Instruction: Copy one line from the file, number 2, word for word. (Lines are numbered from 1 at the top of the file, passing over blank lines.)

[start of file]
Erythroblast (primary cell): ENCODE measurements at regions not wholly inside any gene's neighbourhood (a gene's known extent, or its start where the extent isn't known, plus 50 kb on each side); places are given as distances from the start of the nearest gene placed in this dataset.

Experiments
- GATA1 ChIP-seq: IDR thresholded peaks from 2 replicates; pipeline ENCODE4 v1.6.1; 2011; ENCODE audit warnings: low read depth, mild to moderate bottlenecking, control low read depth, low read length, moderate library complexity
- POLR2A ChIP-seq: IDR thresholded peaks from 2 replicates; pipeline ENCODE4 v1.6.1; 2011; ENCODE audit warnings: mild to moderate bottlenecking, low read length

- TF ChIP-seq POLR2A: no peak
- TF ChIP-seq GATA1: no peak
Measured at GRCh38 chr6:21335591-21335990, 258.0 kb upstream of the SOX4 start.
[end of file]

Experiments